In 2001, Canadian owners reported 10 to 15% of the herd did not attend for milking voluntarily and in a subsequent formal study (Rodenburg 2002), 19.2 + 12.5 % of cows were "fetched" by the operator. Owners report the effort required to fetch cows is minimal and normally involves identifying them from milking interval data in the computer, followed by a process of chasing these cows from the freestalls and heading them in the right direction, so that they end up in the holding area. Fetching cows is usually combined with cleaning freestalls. Barn layouts and gating that define a route for stall cleaning and fetching make the actual additional time required for fetching very small. Nevertheless, the need to fetch cows remains one of the main concerns owners have about robotic milking systems. In the current survey, producers reported fetching 14.6 + 10.3 % of cows either once or twice daily. Variation in number of cows fetched was very large. The five best herds averaged 2.5% of cows, while the 5 worst averaged 41.6%. The reasons for fetching cows are listed in table 1. Fetched cows include lame cows, cows with mastitis, and injured animals. When cows first appear on the fetch list, this can assist with early diagnoses of health problems, especially in free traffic herds. As shown, training new heifers and cows is also an ongoing need that must be addressed in barn design.

Table 1. Reported reasons for fetching cows for milking in 43 survey herds


% of fetched cows

% of all cows

Fresh or inexperienced cow (less than 14 days experience)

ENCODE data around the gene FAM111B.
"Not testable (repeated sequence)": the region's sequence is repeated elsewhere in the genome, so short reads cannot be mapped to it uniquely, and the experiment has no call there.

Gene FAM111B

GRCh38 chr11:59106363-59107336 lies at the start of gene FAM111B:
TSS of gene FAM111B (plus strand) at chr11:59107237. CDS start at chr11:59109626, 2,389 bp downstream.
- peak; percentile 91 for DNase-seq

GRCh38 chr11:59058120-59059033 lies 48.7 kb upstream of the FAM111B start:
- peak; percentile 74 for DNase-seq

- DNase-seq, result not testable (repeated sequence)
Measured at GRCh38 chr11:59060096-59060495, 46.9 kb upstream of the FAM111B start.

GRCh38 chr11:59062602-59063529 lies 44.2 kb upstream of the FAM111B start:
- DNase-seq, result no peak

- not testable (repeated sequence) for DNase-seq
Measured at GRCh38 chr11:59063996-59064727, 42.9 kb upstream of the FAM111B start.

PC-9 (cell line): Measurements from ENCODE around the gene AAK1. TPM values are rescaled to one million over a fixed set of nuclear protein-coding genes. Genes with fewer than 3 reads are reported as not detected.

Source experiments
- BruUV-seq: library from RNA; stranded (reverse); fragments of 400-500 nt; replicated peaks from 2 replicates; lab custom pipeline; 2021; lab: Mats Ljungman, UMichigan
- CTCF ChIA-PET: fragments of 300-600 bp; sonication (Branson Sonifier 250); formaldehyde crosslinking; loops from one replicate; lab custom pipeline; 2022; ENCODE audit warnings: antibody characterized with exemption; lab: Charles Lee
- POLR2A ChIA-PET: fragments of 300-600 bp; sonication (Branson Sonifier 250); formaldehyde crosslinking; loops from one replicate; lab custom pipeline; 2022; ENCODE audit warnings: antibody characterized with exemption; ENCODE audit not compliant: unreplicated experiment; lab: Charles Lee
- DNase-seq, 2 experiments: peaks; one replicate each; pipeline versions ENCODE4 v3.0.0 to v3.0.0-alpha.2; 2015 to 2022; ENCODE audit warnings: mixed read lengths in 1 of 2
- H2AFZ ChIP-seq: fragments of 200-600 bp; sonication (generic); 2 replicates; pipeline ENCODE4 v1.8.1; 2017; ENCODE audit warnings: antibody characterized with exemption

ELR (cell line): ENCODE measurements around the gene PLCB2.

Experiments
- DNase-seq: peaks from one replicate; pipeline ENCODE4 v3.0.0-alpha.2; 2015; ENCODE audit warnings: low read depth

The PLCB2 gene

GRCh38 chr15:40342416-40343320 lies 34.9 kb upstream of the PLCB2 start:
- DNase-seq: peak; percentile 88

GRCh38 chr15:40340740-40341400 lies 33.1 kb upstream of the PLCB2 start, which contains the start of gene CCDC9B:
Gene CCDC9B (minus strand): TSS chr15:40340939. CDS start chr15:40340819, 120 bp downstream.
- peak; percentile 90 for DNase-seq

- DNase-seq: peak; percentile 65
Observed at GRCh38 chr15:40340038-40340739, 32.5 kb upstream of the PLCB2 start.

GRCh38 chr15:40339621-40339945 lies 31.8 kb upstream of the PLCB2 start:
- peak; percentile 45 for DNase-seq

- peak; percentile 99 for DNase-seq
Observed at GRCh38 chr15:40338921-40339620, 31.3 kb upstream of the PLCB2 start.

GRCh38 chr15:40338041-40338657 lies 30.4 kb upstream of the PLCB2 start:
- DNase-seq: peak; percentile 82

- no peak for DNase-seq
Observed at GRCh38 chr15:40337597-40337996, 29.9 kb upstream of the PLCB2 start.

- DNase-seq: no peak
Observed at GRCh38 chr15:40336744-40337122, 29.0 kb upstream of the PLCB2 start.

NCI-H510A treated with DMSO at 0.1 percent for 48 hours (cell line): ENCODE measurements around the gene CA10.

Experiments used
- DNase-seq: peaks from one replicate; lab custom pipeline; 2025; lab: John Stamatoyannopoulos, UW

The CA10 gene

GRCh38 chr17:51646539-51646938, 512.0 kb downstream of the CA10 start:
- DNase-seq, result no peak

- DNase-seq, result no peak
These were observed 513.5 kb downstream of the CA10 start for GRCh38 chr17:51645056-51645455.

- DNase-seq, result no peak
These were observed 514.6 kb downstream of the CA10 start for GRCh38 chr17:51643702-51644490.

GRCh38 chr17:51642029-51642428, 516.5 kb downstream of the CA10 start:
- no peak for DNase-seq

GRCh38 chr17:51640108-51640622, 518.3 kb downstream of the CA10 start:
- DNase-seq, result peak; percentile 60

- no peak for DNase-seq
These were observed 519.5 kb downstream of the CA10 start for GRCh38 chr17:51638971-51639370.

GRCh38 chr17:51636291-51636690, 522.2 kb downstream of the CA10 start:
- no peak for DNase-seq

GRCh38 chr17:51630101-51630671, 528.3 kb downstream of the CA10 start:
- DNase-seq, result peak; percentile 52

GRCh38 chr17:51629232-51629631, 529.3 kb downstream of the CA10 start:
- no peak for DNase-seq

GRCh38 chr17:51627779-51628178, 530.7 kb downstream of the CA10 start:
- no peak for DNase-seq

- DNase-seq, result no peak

1.6 + 1.8

Milked manually due to teat placement


0.7 + 1.2

Milked manually for other reasons


0.3 + 1.0

Cow is visibly lame


2.8 + 9.0

Cow has clinical mastitis or teat injury


0.8 + 1.7

No identifiable reason for no-attendance - "lazy cow"


8.5 + 9.9

Total fetched cows


14.6 + 10.3

Herds were defined as having "free cow traffic if cows could move freely between the freestalls and the manger area at one or more points in the barn, or as "forced cow traffic" if cows had to pass through the milking stall or a selection gate in one direction and a one way gate in the other, between these two areas of the barn. Cows fetched in the 35 herds with some form of free cow traffic was 16.2 + 10.8% and this was much higher than the 8.52 + 5.9 % in the 8 forced cow traffic herds. The merits of free and forced traffic have been reviewed (Rodenburg 2004). Both free cow traffic and forced traffic with pre-selection appear to give reasonably satisfactory results. Where high feed intake and productivity per cow is desired, free cow traffic should be the preferred cow routing system despite the fact this results in the need to fetch a larger number of cows. In circumstances where minimizing the labor of fetching cows is highly valued, the continual use of forced cow traffic with pre-selection gates, preferably at remote crossing points is recommended. Despite greater fetching labor, the majority of robot owners in this survey chose free cow traffic. The main reasons given for this were improved cow welfare and the expectation of higher production. Practical designs for free cow traffic barns should encourage the maximum number of cows to attend voluntarily, while making fetching and training convenient when it is required.

Consideration should be given to the fact that herd dynamics changes over time. For example, field data (Rodenburg 2002) suggests with experience, the number of fetched cows is likely to decrease and the frequency of voluntary milking increases. As animals selected for their willingness to attend voluntarily begin to populate the herds over time, the labor of fetching decreases. This may make larger groups of cows accessing multiple robots more practical. Forced traffic barns will increasingly be populated by cows eligible to pass through selection gates at will. Since many of these barns are currently built with 4 rows of freestalls accessing one manger area, manger space is restricted to 1 foot per cow. This works today because only half the cows are eligible to pass through selection gates, but in the future, limited manger space will result in crowding and competition at the manger when fresh feed is delivered to the barn.